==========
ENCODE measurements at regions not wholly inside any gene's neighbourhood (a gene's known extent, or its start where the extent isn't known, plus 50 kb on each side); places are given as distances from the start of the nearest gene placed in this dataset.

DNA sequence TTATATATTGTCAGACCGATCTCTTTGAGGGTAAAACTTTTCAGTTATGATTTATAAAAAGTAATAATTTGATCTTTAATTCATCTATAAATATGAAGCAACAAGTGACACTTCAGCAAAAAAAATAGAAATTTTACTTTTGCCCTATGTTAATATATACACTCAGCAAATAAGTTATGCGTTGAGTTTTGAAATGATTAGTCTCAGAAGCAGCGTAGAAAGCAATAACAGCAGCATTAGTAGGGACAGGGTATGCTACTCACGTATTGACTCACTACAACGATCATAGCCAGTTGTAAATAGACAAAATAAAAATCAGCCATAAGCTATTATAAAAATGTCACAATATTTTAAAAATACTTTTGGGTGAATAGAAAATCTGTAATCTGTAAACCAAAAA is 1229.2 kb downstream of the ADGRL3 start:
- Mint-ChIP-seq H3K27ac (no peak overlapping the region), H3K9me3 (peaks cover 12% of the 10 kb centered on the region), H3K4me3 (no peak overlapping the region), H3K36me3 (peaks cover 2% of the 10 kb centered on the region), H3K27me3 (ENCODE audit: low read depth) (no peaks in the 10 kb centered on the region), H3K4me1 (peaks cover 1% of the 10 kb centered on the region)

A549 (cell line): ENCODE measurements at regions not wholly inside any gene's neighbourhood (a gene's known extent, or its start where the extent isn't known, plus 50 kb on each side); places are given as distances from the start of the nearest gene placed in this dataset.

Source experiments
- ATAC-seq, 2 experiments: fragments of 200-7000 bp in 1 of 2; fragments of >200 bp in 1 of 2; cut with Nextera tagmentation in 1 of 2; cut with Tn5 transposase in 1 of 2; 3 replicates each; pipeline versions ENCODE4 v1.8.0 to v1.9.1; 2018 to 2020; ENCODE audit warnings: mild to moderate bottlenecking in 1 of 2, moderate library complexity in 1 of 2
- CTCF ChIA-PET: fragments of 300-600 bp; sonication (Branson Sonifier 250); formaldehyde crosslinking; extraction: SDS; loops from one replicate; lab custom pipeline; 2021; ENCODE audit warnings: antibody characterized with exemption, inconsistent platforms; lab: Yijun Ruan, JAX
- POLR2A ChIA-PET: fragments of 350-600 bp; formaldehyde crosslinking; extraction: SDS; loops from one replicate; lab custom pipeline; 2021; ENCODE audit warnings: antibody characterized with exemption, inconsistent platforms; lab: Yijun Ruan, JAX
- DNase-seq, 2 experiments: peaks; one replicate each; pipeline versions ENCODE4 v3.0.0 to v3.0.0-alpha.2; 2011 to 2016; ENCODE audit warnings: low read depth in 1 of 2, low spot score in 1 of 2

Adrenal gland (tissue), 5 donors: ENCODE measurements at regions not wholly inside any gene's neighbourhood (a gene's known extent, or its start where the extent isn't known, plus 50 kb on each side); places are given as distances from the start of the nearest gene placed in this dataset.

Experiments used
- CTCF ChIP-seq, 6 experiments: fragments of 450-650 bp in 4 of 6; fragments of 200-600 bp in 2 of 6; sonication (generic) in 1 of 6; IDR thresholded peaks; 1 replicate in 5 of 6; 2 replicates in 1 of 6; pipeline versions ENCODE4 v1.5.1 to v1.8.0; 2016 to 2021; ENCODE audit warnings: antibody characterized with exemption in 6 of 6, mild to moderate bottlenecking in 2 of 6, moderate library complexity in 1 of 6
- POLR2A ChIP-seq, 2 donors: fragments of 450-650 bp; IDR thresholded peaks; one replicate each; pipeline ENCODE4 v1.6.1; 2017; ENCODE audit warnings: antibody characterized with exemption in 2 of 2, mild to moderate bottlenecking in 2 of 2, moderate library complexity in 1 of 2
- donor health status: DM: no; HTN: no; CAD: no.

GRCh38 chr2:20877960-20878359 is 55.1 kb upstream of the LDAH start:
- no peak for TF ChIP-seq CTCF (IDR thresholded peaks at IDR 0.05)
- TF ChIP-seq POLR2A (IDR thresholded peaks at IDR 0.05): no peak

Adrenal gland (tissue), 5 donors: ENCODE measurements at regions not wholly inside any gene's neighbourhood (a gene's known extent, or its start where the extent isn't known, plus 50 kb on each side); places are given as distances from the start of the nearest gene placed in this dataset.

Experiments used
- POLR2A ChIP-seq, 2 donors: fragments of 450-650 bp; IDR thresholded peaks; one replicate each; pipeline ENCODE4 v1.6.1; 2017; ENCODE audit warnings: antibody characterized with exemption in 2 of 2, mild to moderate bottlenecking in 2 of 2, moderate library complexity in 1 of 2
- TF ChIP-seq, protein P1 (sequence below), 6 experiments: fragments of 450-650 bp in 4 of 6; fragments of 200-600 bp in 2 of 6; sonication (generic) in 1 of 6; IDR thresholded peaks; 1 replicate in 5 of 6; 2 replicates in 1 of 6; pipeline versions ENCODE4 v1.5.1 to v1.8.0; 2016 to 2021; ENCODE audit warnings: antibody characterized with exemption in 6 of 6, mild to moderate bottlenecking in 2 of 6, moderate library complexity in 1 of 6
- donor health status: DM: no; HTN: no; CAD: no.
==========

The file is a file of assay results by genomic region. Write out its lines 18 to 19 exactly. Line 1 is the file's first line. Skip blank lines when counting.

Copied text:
Adrenal gland (tissue), 5 donors: ENCODE measurements at regions not wholly inside any gene's neighbourhood (a gene's known extent, or its start where the extent isn't known, plus 50 kb on each side); places are given as distances from the start of the nearest gene placed in this dataset.

Experiments used